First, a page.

• A final order – a longer term order made by a magistrate at the final hearing.
Who can apply for a personal safety intervention order?

An application for a personal safety intervention order may be made to the Court by:

  • A member of the police force
  • The affected person
  • If the affected person is an adult, any other person with the written consent of the affected person or with permission from the Court
  • If the affected person is a child –
    • parent of the child
    • any other person with the written consent of a parent of the child or with permission from the Court
    • the affected person with permission from the Court if they are of or above the age of 14 years.
  • if the affected person has a guardian
    • the guardian
    • any other person with permission from the Court.
Where can I apply for a personal safety intervention order?

An application for a personal safety intervention order can be made at any Magistrates’ Court location in Victoria. This includes the Neighbourhood Justice Centre. See court locations for more information.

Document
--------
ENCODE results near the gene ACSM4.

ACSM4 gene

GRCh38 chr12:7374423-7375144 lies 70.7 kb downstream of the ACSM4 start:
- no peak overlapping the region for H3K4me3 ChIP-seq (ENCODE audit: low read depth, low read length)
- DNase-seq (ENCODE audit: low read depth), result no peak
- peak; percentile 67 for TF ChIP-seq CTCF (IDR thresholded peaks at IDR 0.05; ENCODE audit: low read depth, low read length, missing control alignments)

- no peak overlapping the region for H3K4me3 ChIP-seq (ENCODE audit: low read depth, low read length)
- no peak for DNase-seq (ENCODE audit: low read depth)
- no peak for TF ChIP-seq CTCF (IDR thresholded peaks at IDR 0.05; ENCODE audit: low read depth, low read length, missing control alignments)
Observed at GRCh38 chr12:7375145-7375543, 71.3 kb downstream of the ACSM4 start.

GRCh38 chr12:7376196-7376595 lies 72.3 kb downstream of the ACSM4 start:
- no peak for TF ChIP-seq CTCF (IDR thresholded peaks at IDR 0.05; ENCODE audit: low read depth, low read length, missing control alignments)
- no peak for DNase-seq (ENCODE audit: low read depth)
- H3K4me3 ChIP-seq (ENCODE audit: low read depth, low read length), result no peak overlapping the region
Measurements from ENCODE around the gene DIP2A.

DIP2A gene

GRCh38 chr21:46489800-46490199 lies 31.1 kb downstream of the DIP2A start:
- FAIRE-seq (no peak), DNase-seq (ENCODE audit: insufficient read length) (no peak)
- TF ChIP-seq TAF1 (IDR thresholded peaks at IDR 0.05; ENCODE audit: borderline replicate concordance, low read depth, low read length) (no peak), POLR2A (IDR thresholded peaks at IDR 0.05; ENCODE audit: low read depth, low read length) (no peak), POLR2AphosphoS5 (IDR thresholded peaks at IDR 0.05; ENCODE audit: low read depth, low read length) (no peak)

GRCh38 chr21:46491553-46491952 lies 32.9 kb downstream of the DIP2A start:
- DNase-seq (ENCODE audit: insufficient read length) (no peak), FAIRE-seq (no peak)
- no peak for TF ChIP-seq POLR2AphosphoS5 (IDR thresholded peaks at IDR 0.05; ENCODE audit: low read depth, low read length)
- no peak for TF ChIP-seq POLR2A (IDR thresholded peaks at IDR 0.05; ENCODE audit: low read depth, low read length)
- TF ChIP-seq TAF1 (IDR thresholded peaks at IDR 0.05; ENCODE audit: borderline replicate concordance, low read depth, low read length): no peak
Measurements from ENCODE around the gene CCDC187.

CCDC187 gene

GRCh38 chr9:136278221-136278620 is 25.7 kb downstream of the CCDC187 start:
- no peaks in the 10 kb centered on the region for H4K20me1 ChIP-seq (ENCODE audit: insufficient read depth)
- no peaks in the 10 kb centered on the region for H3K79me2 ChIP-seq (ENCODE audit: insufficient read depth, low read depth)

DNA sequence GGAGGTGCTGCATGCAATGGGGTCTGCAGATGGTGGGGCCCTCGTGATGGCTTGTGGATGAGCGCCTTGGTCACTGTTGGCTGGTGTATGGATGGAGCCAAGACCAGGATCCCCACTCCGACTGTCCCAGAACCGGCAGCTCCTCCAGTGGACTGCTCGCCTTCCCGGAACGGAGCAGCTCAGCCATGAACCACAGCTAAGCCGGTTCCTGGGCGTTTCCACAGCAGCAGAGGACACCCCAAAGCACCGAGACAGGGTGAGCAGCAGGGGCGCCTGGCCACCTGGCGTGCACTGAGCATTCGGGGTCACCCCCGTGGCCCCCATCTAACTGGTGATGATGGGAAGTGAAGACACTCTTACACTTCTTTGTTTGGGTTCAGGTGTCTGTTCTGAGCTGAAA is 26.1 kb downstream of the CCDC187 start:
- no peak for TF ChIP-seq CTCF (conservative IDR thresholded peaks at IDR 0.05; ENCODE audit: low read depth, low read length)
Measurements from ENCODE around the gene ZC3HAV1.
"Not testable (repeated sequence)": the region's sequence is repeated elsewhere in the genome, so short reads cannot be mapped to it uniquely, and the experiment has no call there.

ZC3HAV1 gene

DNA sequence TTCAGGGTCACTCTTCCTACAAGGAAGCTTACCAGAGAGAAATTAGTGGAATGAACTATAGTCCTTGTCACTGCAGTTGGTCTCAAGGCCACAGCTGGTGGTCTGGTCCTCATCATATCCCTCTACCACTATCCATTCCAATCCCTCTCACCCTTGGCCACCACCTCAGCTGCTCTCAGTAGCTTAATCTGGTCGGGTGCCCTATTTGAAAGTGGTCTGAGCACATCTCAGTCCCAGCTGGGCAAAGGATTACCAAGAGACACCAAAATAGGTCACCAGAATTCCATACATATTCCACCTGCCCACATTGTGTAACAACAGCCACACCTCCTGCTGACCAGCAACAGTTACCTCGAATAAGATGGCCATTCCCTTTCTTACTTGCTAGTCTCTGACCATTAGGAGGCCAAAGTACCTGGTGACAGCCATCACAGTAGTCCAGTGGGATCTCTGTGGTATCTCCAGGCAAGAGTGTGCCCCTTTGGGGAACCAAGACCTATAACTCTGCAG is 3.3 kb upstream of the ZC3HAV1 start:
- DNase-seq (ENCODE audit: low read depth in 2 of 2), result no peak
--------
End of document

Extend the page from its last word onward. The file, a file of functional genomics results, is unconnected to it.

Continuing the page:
What should I think about before going to court?

To get an intervention order you go through a legal process and must go to court. Make sure you have all relevant information before applying for an intervention order. You may want to think about other options to an intervention order before going to court. If you have a non-violent interpersonal dispute, you may want to try mediation. If it is appropriate, the court will encourage you to try mediation before proceeding with your application for an intervention order.

Mediation

Mediation can be used to resolve a non-violent dispute. The Dispute Settlement Centre of Victoria provides a free, mediation service. The mediator assists parties to talk about their issues and work out solutions. Parties can make their own agreement that will work for them.

There are many advantages of mediation including:

  • you have more control of the outcome.
  • it will be less stressful, costly and timely than a court case.
  • you are more likely to reach agreement.

Not all disputes are suitable for mediation including: